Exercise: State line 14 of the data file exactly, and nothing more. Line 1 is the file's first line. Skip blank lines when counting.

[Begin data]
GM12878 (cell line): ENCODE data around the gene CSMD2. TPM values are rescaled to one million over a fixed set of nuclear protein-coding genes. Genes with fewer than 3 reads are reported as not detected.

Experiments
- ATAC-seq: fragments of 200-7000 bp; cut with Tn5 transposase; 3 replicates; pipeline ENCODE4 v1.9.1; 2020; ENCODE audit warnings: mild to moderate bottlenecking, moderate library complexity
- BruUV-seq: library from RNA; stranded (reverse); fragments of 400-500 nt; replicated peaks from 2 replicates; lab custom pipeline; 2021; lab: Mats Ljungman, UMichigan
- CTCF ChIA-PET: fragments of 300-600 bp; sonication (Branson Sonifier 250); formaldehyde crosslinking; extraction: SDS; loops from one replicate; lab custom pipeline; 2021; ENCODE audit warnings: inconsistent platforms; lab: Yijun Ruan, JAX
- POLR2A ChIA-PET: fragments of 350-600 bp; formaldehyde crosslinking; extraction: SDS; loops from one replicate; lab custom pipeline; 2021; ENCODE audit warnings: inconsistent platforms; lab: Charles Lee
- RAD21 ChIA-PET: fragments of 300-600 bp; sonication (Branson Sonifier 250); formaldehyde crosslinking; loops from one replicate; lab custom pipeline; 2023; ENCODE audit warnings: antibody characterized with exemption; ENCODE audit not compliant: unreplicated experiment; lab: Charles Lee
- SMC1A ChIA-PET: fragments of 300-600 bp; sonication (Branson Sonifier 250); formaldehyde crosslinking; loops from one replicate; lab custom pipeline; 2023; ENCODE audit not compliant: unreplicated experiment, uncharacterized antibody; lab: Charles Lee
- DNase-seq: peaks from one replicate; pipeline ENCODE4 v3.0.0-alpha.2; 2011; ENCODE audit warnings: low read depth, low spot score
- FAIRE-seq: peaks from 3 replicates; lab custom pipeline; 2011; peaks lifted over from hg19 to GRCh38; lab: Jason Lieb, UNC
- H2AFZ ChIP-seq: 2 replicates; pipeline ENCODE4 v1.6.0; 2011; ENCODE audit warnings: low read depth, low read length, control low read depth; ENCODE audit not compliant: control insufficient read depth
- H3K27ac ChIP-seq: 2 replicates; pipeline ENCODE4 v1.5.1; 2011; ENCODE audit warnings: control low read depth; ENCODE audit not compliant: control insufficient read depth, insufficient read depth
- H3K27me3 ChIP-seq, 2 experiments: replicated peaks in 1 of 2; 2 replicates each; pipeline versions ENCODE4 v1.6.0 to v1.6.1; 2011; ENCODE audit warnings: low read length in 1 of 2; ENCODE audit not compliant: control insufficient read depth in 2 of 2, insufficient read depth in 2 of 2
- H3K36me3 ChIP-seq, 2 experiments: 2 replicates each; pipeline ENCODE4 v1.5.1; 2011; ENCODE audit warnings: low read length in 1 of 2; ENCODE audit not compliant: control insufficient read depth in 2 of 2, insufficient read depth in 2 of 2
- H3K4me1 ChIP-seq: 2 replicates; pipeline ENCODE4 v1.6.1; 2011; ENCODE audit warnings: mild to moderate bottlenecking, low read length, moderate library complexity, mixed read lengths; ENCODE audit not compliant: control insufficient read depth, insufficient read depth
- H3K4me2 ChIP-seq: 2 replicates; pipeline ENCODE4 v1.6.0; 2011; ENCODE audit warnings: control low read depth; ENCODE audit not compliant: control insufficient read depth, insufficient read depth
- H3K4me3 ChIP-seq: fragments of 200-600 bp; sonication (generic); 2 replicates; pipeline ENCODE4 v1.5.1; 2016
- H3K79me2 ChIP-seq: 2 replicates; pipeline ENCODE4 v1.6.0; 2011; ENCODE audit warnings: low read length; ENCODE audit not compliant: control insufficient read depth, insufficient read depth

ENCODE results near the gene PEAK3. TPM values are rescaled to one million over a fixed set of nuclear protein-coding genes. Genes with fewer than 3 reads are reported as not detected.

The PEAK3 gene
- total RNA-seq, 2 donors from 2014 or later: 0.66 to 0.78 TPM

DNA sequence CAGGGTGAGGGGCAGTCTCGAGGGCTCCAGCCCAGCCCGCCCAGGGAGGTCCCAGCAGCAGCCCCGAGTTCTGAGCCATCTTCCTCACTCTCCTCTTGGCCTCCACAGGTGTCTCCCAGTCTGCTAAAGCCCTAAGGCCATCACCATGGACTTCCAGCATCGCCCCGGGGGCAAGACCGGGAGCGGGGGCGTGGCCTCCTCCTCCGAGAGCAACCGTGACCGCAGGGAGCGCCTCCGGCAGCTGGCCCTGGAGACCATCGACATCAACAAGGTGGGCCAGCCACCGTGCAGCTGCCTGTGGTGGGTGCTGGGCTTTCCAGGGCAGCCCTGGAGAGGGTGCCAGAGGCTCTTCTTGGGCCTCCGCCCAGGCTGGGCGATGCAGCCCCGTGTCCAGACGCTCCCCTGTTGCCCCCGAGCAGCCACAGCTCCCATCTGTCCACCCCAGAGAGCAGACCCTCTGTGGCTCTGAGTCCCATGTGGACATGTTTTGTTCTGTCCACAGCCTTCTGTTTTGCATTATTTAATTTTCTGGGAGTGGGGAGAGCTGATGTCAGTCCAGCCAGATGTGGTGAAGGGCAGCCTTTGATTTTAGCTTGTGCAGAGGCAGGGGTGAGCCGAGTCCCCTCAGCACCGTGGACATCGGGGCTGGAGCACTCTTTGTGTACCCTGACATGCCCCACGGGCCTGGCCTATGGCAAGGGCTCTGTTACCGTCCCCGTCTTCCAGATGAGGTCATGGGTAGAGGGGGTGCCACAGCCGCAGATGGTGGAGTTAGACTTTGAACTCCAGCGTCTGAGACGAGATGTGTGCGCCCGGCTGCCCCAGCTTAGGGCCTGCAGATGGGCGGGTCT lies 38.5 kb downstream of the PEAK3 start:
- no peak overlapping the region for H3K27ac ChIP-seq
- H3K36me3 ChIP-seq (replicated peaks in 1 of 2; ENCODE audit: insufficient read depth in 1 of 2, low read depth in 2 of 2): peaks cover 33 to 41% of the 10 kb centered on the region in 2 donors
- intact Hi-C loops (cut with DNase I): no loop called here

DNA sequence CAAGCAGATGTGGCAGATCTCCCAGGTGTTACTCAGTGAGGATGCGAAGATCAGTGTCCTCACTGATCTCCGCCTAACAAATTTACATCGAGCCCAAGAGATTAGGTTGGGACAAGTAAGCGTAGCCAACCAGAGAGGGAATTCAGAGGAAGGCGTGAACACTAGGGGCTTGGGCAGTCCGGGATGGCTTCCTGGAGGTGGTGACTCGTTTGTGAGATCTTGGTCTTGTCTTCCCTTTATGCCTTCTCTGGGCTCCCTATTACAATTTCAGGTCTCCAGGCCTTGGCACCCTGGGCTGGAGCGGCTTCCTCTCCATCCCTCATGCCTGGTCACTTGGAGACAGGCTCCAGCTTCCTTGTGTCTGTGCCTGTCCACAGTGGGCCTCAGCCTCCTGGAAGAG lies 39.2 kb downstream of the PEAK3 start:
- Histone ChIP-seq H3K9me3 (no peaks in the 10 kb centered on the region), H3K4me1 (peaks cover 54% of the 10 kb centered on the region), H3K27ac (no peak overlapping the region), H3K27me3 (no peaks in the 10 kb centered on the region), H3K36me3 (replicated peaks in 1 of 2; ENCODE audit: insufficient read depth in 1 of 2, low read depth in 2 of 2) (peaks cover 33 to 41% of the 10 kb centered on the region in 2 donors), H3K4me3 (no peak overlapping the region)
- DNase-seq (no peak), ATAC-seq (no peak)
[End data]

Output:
- H3K36me3 ChIP-seq, 2 experiments: 2 replicates each; pipeline ENCODE4 v1.5.1; 2011; ENCODE audit warnings: low read length in 1 of 2; ENCODE audit not compliant: control insufficient read depth in 2 of 2, insufficient read depth in 2 of 2